Another day, another crosspost. I will just add a link to this story about the Government attempting to stop the Welsh Assembly from publishing its own expenses – even if I had time to blog about this I couldn’t as words fail me.
Much as I support the Convention on Modern Liberty, I am very conscious of the fact that there are two dangers inherent to an initiative such as this. The first is that all it leads to is talk and a thousand people sitting in a hall munching on sandwiches. Linked to that is the danger that all it leads to is despair; that the problem seems so big and so intractable that people simply end up withdrawing altogether.
It is crucial that the Convention leads to positive action by as many people as possible (I made some suggestions a couple of weeks ago – I’m sure you can think of others).
Our mission must be nothing less than a paradigm shift in how the general public perceives civil liberties.
That is an achieveable objective and has happened in politics over the years on numerous occasions, but the level of consciousness raising we need can’t be done by a single journalist or even pressure group.
What’s more, the need for action has never been more crucial. I write this having given up a substantial portion of my weekend doing stuff to block the Government’s plans to exempt MPs’ expenses from the Freedom of Information Act.
If liberty is to have any meaning, we have to be able to keep an eye on those we elect to serve. Otherwise we are no different from the animals at the end of Animal Farm, enviously peering into the House and unable to tell the difference between pig and human. Harriet Harman, champion of equality, has just added the rider “but some are more equal than others.”
We need to take urgent action on issues such as this, but it also highlights why it is high time we started being proactive.
As an online companion to the Convention, it is intended to help promote debate on civil liberties on the blogosphere over the next few weeks. Fundamentally however, it is also intended to spur both bloggers and their readers into action.
I will be producing the first edition this Friday on Liberal Conspiracy. Over the next couple of weeks it will move to OurKingdom and Unlock Democracy and then we’ll be looking for volunteers to host future editions – what about you? (email offers to modernliberty *at* quaequamblog *dot* net).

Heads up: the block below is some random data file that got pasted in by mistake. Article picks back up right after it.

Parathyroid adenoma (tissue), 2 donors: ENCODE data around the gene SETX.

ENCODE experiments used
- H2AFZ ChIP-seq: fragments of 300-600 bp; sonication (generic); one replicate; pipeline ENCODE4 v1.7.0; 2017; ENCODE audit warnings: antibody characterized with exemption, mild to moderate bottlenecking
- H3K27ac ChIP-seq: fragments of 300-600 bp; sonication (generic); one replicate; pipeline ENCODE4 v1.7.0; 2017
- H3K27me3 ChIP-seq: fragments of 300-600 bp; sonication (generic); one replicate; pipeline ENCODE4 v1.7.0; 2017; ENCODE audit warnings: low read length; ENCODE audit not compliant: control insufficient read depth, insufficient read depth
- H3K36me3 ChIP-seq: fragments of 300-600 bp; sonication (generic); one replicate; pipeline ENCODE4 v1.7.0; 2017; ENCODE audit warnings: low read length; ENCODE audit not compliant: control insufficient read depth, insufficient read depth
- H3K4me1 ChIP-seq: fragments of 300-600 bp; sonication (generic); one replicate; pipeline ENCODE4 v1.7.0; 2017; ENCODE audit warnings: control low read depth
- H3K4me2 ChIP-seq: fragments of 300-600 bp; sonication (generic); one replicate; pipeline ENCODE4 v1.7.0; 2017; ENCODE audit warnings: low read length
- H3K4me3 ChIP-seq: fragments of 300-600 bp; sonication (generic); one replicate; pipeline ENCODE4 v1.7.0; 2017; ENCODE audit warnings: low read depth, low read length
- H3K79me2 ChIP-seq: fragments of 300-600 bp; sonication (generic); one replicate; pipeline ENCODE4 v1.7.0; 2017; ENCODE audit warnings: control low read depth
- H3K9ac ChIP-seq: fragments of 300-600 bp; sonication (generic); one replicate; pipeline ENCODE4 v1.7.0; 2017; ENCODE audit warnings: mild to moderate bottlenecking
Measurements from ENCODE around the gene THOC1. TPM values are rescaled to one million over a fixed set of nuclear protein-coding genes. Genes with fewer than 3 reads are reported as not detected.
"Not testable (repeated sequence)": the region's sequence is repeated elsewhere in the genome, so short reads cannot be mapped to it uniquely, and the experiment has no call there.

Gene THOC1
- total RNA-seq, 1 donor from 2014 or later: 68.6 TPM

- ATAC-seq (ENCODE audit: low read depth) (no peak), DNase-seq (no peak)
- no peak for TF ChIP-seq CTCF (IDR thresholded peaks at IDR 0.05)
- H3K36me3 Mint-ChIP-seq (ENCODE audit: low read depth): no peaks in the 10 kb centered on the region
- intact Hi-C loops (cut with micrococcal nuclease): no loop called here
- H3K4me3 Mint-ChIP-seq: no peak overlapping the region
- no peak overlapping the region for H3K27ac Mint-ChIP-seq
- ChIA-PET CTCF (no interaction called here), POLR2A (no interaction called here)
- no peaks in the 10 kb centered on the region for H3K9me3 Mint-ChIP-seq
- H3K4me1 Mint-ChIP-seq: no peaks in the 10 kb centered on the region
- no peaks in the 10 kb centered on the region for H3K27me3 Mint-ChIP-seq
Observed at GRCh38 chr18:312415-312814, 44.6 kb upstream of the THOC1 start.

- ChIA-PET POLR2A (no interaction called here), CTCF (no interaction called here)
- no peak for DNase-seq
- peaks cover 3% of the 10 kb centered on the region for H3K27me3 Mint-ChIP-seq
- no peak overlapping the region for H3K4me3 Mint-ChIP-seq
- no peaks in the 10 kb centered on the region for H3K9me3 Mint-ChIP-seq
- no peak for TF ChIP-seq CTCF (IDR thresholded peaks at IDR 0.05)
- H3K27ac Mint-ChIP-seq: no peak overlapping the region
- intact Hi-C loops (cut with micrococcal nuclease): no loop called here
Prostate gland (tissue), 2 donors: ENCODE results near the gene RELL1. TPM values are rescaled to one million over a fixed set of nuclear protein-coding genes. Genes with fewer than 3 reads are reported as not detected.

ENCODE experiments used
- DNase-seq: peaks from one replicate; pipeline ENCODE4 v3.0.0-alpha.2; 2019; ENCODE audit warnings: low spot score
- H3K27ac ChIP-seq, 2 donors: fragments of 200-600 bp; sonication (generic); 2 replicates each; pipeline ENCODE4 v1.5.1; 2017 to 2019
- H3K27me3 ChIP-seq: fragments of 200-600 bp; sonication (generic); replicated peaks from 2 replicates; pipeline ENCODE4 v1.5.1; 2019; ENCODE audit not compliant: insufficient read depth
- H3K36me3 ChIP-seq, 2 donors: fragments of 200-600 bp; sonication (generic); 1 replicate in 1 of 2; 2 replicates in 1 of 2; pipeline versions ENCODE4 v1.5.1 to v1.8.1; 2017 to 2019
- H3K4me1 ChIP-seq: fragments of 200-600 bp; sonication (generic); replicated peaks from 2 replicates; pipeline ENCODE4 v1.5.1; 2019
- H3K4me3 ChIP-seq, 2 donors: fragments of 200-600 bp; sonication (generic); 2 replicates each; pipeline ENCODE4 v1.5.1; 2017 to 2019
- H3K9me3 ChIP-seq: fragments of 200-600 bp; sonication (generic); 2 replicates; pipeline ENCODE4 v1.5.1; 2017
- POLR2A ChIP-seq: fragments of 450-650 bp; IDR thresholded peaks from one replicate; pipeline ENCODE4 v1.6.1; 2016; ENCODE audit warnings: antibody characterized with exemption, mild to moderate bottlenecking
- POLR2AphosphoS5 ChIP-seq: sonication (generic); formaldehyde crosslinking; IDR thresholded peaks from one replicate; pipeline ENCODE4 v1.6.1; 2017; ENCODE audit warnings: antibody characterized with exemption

If you have an article you would like to be included in the first edition you can submit it either by following this link or emailing modernliberty *at* quaequamblog *dot* net. The deadline is 4pm on Thursday 22 January (if you miss this it is no problem as it will simply carry over to the next week’s edition). We are particularly looking for articles on the following sub-topics:
- ACTION: our favourite category! ideas and initiatives for raising awareness of civil liberty-related issues.
- EVENTS: civil-liberty related events that you are either organising or would like to promote (you don’t need to wait until 28 February before holding a meetup, tweetup or even just a social to the pub or cinema – if it’s civil liberty related, publicise it here).
- JEERS: reports of the latest assaults on liberties.
- CHEERS: good news (we do get it occasionally!) and praise for the champions of liberty.
- WHAT LIBERTY MEANS TO ME: think pieces about what liberty in a modern context actually means (once you’ve been all philosophical, do an action post to balance things out ).
Finally, if I have one goal for the next six weeks, it is to get this debate out in the wider blogosphere instead of the usual political bloggers arguing amongst themselves. The UK blogosphere is gratifyingly diverse, yet too often the politicos seem to exist in a bubble.
So your first mission, if you choose to accept it, is to think of five bloggers who are not the “usual suspects” who you would like to encourage to take part in the Carnival – and then encourage them!
My five will be:
To help get the Carnival off the ground, please blog these five (so they get pinged!) and submit your post to the Carnival – thanks!Rate this: